Fighting Fatty Liver Disease

Non-alcoholic fatty liver disease (NAFLD)

Non-alcoholic fatty liver disease (NAFLD) is the term for a range of conditions caused by a build-up of fat in the liver. It’s usually seen in people who are overweight or obese.


The principal causes of NAFLD are obesity (present in 40% or more of affected patients), diabetes mellitus (in 20% or more), and hypertriglyceridemia (in 20% or more) in asso­ciation with insulin resistance as part of the metabolic syndrome. The risk of NAFLD in persons with metabolic syndrome is 4 to 11 times higher than that of persons with­out insulin resistance. Nonobese persons (more frequently Asians) account for 3–30% of persons with NAFLD and have metabolic profiles characteristic of insulin resistance.

Other causes of fatty liver include corticosteroids, amioda­rone, diltiazem, tamoxifen, irinotecan, oxaliplatin, antiret­roviral therapy, toxins (vinyl chloride, carbon tetrachloride, yellow phosphorus), endocrinopathies such as Cushing syndrome and hypopituitarism, polycystic ovary syn­drome, hypothyroidism, hypobetalipoproteinemia and other metabolic disorders, obstructive sleep apnea (with chronic intermittent hypoxia), excessive dietary fructose consumption, starvation and refeeding syndrome, and total parenteral nutrition.


Gut dysbiosis and genetic factors play a role, and may account in part for an increased risk in Hispanics.

The risk of NAFLD is increased in persons with psoriasis and appears to correlate with the activity of psoriasis.

Soft drink consumption and cholecystectomy have been reported to be associated with NAFLD.

Physical activity protects against the development of NAFLD.

Signs and symptoms

Most patients with NAFLD are asymptomatic or have mild right upper quadrant discomfort. Hepatomegaly is present in up to 75% of patients, but stigmata of chronic liver dis­ease are uncommon. Rare instances of subacute liver fail­ure caused by previously unrecognized NASH have been described. Signs of portal hypertension generally signify advanced liver fibrosis or cirrhosis, but occasionally occur in patients with mild or no fibrosis and severe steatosis.


Treatment consists of lifestyle changes to remove or modify the offending factors. Weight loss, dietary fat restriction, and even moderate exercise (through reduction of abdomi­nal obesity) often lead to improvement in liver biochemical tests and steatosis in obese patients with NAFLD.

A Medi­terranean diet can reduce liver fat without weight loss and is often recommended. Loss of 3–5% of body weight appears necessary to improve steatosis, but loss of at least 10% may be needed to improve necroinflammation and fibrosis.

Exercise may reduce liver fat with minimal or no weight loss and no reduction in ALT levels. Resistance training and aerobic exercise are equally effective in reduc­ing hepatic fat content in patients with NAFLD and type 2 diabetes mellitus.

Various drugs are under study. Vitamin E 800 international units/day (to reduce oxidative stress) appears to be of benefit in patients with NASH who do not have diabetes mellitus; there is concern that vitamin E may increase the risk of prostate cancer in men.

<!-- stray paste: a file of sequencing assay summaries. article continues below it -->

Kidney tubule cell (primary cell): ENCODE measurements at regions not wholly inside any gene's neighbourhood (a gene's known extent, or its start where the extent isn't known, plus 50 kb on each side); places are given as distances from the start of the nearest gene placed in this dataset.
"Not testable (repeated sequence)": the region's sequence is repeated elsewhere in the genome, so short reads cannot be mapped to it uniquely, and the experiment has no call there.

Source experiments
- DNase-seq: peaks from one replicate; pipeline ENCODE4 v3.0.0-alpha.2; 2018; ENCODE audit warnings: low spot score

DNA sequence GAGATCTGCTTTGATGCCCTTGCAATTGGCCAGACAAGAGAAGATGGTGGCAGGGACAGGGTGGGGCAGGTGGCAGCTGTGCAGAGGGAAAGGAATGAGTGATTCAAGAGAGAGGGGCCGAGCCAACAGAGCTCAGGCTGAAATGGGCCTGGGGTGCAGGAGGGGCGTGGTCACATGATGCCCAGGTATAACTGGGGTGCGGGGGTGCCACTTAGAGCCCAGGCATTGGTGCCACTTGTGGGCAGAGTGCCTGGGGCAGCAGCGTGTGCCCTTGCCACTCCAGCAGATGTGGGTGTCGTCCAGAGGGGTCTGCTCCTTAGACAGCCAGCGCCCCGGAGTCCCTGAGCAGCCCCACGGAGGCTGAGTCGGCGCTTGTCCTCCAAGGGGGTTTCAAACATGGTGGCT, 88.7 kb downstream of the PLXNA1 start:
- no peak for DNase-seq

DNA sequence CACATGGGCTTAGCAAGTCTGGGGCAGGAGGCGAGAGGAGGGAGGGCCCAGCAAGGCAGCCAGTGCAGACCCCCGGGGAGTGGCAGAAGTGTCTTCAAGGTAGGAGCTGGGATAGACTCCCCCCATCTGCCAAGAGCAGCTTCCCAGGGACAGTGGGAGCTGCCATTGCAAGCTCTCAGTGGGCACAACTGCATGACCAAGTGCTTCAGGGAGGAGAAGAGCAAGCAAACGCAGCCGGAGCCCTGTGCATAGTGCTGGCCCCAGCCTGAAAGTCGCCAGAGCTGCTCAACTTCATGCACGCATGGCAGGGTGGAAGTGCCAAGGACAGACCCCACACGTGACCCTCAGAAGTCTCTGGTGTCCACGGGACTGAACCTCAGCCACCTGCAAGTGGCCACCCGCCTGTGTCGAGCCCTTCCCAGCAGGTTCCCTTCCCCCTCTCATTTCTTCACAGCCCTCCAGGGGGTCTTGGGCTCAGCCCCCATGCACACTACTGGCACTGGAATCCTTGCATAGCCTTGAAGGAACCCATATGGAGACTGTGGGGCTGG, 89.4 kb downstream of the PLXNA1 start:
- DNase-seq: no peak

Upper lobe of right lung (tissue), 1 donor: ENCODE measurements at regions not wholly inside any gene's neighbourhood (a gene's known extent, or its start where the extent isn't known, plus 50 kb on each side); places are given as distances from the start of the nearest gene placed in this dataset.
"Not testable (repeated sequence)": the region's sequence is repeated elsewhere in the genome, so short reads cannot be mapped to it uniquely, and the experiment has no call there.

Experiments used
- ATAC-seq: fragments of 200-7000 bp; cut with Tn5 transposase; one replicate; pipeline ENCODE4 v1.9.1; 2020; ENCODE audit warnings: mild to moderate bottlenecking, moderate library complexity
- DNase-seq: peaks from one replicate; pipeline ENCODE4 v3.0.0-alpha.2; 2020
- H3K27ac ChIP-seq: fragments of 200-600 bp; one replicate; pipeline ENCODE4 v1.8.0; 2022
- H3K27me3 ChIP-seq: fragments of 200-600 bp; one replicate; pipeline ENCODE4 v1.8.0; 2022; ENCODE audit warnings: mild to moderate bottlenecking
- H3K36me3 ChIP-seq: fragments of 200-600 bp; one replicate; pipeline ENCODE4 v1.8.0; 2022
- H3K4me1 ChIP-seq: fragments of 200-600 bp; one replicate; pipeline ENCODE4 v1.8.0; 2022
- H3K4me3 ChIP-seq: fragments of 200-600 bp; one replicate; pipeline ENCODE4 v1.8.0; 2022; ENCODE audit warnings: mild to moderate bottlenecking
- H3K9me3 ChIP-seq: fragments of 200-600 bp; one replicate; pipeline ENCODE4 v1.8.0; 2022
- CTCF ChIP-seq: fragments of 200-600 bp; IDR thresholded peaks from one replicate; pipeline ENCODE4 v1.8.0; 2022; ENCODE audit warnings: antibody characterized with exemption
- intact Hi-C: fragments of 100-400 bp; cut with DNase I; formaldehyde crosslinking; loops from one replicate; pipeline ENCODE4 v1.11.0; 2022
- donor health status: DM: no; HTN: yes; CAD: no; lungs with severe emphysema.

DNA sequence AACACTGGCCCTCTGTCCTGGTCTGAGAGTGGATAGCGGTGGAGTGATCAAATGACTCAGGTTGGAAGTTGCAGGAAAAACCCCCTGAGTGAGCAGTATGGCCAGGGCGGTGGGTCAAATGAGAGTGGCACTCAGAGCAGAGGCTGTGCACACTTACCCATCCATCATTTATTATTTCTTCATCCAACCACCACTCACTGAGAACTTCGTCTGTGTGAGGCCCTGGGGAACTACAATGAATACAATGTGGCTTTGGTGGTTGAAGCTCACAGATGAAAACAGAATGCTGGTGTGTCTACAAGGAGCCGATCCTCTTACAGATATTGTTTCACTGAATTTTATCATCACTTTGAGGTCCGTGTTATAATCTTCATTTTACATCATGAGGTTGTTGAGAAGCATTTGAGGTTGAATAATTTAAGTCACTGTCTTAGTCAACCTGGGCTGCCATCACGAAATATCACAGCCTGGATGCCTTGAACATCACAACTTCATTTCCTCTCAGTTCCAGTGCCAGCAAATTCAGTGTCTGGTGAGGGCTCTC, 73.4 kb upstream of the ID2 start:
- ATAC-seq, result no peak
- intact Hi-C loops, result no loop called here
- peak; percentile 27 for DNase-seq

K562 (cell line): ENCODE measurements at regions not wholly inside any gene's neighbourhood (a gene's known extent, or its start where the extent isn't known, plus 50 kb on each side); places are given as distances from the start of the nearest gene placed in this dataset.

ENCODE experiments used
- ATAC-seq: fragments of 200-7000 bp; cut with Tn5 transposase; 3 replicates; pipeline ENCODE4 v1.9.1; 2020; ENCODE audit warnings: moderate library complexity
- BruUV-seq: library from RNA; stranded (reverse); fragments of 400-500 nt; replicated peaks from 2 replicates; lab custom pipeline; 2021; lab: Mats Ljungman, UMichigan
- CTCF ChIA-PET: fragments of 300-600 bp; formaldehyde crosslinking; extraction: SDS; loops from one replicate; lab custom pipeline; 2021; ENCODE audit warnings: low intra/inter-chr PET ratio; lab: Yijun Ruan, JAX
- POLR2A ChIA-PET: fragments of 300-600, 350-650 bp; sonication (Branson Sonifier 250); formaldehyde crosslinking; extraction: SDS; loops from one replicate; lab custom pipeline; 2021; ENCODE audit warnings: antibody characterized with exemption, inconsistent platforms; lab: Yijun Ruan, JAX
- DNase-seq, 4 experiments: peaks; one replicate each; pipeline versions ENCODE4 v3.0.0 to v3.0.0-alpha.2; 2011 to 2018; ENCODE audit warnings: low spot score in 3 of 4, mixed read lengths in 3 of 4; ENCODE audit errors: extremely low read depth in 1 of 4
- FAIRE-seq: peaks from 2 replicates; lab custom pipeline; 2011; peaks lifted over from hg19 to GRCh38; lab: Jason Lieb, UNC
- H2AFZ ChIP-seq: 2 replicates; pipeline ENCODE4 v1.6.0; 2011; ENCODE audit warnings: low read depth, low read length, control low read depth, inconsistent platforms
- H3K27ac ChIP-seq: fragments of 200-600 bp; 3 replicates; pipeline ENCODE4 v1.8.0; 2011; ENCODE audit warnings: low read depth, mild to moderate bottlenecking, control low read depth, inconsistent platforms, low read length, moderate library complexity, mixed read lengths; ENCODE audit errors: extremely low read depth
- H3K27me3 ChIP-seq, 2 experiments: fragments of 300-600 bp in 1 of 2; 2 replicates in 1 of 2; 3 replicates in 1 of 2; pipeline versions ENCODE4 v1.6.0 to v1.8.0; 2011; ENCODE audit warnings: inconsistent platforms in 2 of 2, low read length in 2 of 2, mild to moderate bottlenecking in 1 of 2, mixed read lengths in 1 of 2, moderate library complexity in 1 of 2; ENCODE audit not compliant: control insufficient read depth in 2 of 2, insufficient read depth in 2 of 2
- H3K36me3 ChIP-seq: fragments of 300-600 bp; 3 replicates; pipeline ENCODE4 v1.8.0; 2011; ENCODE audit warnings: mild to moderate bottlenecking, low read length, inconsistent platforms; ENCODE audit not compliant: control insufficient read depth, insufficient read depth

Thiazolidinediones reverse insulin resistance and, in most relevant studies, have improved both serum aminotransferase levels and histologic features of steatohepatitis but lead to weight gain.

Metformin, which reduces insulin resistance, improves abnormal liver chemistries but may not reliably improve liver histology.

Pentoxifylline improves liver bio­chemical test levels but is associated with a high rate of side effects, particularly nausea.

Ursodeoxycholic acid, 12–15 mg/kg/day, has not consistently resulted in bio­chemical and histologic improvement in patients with NASH but may be effective when given in combination with vitamin E.

Hepatic steatosis due to total parenteral nutrition may be ameliorated—and perhaps prevented— with supplemental choline.

Other approaches under study include obeticholic acid, a semisynthetic bile acid analog that has been approved for the treatment of primary biliary cholangitis as well as orlistat, an inhibitor of gastrointesti­nal lipases; recombinant human leptin; liraglutide, a gluca­gon-like protein-1-analog that promotes insulin secretion; L-carnitine, which regulates the turnover of fatty acids in phospholipid membranes; omega-3 fatty acids, which alter hepatic gene expression to favor fatty acid oxidation over lipogenesis; probucol, a lipid-lowering agent; elafibranor, an agonist of the peroxisome proliferator-activated receptor-alpha and -delta; losartan, an angiotensin antagonist; selec­tive caspase inhibitors; and iron depletion therapy.


Statins are not contraindicated in persons with NAFLD and may protect against histologic progression in some patients.

Bariatric surgery may be considered in patients with a body mass index greater than 35 and leads to histologic regression of NASH in most patients.

Liver transplantation is indicated in appropriate candidates with advanced cir­rhosis caused by NASH, now the third most common (and most rapidly increasing) indication for liver transplantation in the United States.

Liver transplantation for NASH with advanced cirrhosis may be associated with increased mortality from cardiovascular disease and sepsis compared with liver transplantation for other indications.


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